City council and the public alike were surprised to find out that a $300,000 incentive package is part of the Breckenridge Brewery deal.
Council approved the rezone that allows Breckenridge Brewery to happen in March, but there was no mention of incentives at the time. Councilor Bruce Beckman said he would have liked more time to consider the proposal before voting on it June 4, having just received it five days before the meeting. City Manager Michael Penny said he’d work on a better process for the future.
“There’s just been a lot of moving pieces to it,” said Penny. “This is not the cleanest way to get it in front of you.”
This is the first time the city has utilized incentives since council approved the new economic-development plan last month. It takes the focus off growing small businesses, the long-standing approach in Littleton, and allows for a variety of financial tactics to lure new ones.
Penny says the deal is a win for everyone, allowing the developer, BW Holdings LLC, to reduce out-of-pocket expenses while guaranteeing some income for the city up front. The developer is spending $400,000 on public improvements, including $225,000 for a traffic light at Briarwood Avenue and Santa Fe Drive to allow safer access to the site.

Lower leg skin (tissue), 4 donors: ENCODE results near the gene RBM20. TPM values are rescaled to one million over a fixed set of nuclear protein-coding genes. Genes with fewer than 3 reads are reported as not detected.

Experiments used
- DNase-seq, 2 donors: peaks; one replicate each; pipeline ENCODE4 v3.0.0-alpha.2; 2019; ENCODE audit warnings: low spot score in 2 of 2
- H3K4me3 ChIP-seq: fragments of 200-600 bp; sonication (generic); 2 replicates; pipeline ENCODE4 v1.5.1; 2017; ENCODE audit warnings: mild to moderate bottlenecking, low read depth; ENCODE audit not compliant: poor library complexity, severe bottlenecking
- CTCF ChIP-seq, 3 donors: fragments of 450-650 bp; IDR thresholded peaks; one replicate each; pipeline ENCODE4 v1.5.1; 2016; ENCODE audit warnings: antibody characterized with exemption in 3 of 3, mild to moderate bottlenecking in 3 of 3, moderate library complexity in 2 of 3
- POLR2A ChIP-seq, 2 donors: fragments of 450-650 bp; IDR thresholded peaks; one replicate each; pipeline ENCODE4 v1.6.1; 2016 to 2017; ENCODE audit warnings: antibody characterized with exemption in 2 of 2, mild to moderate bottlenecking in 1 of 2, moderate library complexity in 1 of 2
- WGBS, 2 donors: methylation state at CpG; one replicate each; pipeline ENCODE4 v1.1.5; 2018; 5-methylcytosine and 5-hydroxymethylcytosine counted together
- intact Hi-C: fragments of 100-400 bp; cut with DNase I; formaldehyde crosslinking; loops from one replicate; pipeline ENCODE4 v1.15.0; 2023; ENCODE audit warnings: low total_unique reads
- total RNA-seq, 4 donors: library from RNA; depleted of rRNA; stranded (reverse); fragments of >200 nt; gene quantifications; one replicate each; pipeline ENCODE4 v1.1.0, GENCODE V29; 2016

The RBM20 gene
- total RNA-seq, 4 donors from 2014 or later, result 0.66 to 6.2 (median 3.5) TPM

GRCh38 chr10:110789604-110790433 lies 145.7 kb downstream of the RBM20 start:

The shareback plan outlined in the agreement would rebate some of those expenses by splitting the brewery’s sales-tax revenue with the developer, up to $300,000. Councilor Phil Cernanec successfully amended the plan to give the city the first $40,000, then start giving the developer half. It’s expected to take about five years to reach the total.
The city also split $175,000 in fees BW Holdings is projected to pay, and that amount — $87,500 — is included in the $300,000.
Doug Clark, former mayor, says incentives are a bad idea. He presented data from the city’s finance department that showed revenue was increasing without incentives, and questioned how staff would decide which companies deserved incentives and which didn’t.
“Just because some staff member has gone out to lunch with them? Because somebody likes to drink beer? Because the business owners are the right race?” he asked, adding that incentives create the opportunity for corruption.
Councilor Peggy Cole agreed and was the sole vote against the plan.
“I really want the brewery to come, but for me, this is not the way to make it happen,” she said. “I hope I get to my car safely tonight, but I do not support these incentives.”
Councilor Bruce Beckman said the financial deal is separate from the site plan, which is what they were voting on.
“It does raise questions about who was picked and who was not,” he said. “That’s the problem, but that’s not Breckenridge Brewery’s problem.”
Councilor Jerry Valdes noted the irony of incentivizing Breckenridge Brewery on the site where citizens rallied to fend off a Walmart seven years ago. Leading that movement launched Mayor Debbie Brinkman’s political career.
“A few years back, we weren’t being so kind with another applicant on that same property,” said Valdes.
Brinkman credits a more “vigorous outlook” for drawing the brewery to Littleton, and noted the city needs the sales tax.
“This $300,000 investment is not money out of our pockets,” she said. “Quite honestly, this is money that hasn’t even come to our pockets.”